A useful message, methinks.
Posted by lotp 2008-02-19 15:11||   2008-02-19 15:11|| Front Page Top

#26 Looking at that map I am left to hope wonder, will the probable impact point for any debris be Berkeley?
Posted by Nimble Spemble 2008-02-19 15:17||   2008-02-19 15:17|| Front Page Top

#27 CNN nows says Weds shootdown.
Posted by 3dc 2008-02-19 15:37||   2008-02-19 15:37|| Front Page Top

#28 US Warships Moving into Position for Satellite Shootdown
Posted by lotp 2008-02-19 16:48||   2008-02-19 16:48|| Front Page Top

#29 If its Wednesday then it will not be as easy to observe. Orbit must b e decaying a bit more rapidly.

And that picture tells you why the THAADs in Alaska are out - they are oriented the wrong way - they are set for a different threat direction, and the intercept geometry is simply not good (their optiomal launch paths run almost parallel to the statellite tracks).

Thats the advantage of ship based BMD - they can move and get a better angle based on threat detection.
Posted by OldSpook 2008-02-19 16:59||   2008-02-19 16:59|| Front Page Top

#30 The angles are counterintuitive unless you know spherical geometry and orbital mechanics (especially relative orbital motions and the earth's rotation). The math ain't easy. That's why they call it Rocket Science.

New NOTAMS: 0230 UTC Thursday to 0530 UTC

Thats 1830-2130 PST Wednesday 20 FEB.

track data All times PST

1830 - over west africa
1845 - east coast of South Africa
1900 - just off the antarctic coast mid way between Oz and Africa
1915 - E of Oz N of NZ
1930 - over Pacific
1935 - off the West Coast, past the night time terminator but still illuminated and visible.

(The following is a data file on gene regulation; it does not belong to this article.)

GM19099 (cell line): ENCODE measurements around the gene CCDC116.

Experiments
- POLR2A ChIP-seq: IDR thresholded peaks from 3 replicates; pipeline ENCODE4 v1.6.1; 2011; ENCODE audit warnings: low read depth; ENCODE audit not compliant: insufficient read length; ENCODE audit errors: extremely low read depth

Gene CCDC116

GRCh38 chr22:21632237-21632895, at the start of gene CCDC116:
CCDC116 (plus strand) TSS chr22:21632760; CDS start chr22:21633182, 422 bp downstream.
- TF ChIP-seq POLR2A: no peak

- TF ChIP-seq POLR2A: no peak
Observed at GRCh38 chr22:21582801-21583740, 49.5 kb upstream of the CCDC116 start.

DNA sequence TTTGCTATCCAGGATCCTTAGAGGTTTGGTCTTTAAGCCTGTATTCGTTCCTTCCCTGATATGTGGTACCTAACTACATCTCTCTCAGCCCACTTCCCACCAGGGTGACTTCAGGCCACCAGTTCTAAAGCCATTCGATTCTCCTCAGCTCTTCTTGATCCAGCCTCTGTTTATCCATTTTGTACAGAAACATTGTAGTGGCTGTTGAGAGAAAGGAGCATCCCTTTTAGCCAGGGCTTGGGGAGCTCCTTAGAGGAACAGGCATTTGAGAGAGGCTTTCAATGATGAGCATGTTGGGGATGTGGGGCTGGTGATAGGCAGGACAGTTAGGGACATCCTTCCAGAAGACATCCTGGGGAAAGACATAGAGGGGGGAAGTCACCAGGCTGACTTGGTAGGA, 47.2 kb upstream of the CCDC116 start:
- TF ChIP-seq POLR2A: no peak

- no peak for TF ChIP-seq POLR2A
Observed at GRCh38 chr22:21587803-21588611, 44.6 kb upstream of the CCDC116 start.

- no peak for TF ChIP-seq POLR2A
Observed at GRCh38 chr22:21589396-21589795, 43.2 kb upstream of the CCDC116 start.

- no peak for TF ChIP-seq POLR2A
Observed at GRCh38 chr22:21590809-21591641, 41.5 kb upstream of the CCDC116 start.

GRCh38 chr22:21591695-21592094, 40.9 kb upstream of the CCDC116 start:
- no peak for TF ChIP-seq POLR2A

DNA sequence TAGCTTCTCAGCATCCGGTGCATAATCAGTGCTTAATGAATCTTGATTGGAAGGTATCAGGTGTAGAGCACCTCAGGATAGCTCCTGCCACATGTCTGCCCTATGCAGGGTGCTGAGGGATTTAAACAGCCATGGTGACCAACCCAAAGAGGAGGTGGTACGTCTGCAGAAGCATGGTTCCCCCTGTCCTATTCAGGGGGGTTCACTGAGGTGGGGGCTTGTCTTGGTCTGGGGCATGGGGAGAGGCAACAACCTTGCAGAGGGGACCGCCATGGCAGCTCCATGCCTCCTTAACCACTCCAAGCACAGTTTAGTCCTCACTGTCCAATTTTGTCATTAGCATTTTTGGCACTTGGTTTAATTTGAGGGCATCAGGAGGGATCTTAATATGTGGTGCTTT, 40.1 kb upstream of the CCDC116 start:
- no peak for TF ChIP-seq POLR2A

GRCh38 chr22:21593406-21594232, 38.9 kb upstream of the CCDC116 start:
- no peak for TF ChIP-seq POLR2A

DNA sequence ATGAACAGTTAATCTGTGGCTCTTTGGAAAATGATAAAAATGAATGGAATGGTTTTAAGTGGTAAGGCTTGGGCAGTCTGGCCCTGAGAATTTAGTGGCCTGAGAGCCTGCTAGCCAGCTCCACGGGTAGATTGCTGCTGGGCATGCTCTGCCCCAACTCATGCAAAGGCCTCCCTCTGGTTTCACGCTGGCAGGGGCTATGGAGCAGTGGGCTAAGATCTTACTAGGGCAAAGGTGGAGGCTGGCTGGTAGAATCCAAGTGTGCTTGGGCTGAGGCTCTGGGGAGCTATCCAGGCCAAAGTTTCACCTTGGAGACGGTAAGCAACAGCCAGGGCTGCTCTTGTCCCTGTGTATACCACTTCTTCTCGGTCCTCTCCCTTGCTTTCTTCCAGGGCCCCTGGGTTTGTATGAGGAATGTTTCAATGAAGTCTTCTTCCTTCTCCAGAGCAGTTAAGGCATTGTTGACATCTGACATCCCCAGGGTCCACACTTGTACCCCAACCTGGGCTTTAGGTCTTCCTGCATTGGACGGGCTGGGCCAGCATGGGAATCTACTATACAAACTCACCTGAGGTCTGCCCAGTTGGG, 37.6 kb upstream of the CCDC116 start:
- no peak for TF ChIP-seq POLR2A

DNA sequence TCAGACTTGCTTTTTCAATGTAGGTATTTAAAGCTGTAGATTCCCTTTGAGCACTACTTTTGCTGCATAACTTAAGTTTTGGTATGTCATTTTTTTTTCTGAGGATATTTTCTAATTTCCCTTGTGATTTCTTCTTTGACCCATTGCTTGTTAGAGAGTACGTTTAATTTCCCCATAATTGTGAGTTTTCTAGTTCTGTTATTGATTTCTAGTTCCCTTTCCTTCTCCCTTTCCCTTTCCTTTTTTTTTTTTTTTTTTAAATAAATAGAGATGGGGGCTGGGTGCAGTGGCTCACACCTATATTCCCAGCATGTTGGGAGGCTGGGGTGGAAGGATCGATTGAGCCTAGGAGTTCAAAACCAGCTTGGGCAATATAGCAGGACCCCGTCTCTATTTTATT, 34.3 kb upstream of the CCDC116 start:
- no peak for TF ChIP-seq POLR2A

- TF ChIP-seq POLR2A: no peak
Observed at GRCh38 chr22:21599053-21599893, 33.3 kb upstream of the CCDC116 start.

Thats my bet right there 1935 PST. Lat 211°29'54" +39°36'34" Lon, alt 246 Km.

The shots will be further south than the picture above. If its visible it will be from San Diego, with smaller debris, if any is left, coming in visible across CA, Nevada, Utah, Wyoming

Posted by OldSpook 2008-02-19 17:23||   2008-02-19 17:23|| Front Page Top

#31 Looking again, probably nothing will be visible from the west coast. It will be too far, and probably over the horizon
Posted by OldSpook 2008-02-19 17:25||   2008-02-19 17:25|| Front Page Top

#32 If they had to move the shoot back, I'd bet its due to due to orbital decay - the shots I outlined above are much more optimal for getting optical and radar instrumentation on everything (from the coast of CA, etc, and some of the OTH stuff in Alaska).

If that's the case then it will be from the area NE of Hawaii.
Posted by OldSpook 2008-02-19 17:29||   2008-02-19 17:29|| Front Page Top

#33 If the Air Force had any flash, they would just zoom over to the wayward satellite and pluck it from the sky. Leave it to the Navy to do the heavy lifting, he said, dousing himself with Inter-Service Rivalry brand gasoline.

Fascinating details, OS!
Posted by SteveS 2008-02-19 17:56||   2008-02-19 17:56|| Front Page Top

#34 Absolutely, Steve. USAF ret Mr. Lotp agrees -- kick the tires and light the fires on those interceptor jets!

What do you mean, we don't have jets that operate at an altitude of 150 nautical miles where there's essentially no atmosphere???

How about at 65 miles, where the satellite will begin burning up? Not there either???


Posted by lotp 2008-02-19 18:03||   2008-02-19 18:03|| Front Page Top

#35 YAHOO NEWS > Shootdown may occur this Wednesday night instead of Thursday.

HOWZABOUT AFTER MIDNITE WEDNESDAY MORNING [Guam time] > two fiery surface-to-air thingys wid rocket tails were visually spotted taking off from the direction of northern Guam, blasting off straight up and then angling to only-God-knows-where into the cloud bands. TWAS RAINING + HEAVY DOWNCAST > looks like the USAF-DOD used the lousy weather as opportunity to conduct a COVERT TEST/MISSLES LAUNCH from Andersen AFB since nothing was announced in the local medias??? SPACE SHUTTLE TARGET TEST???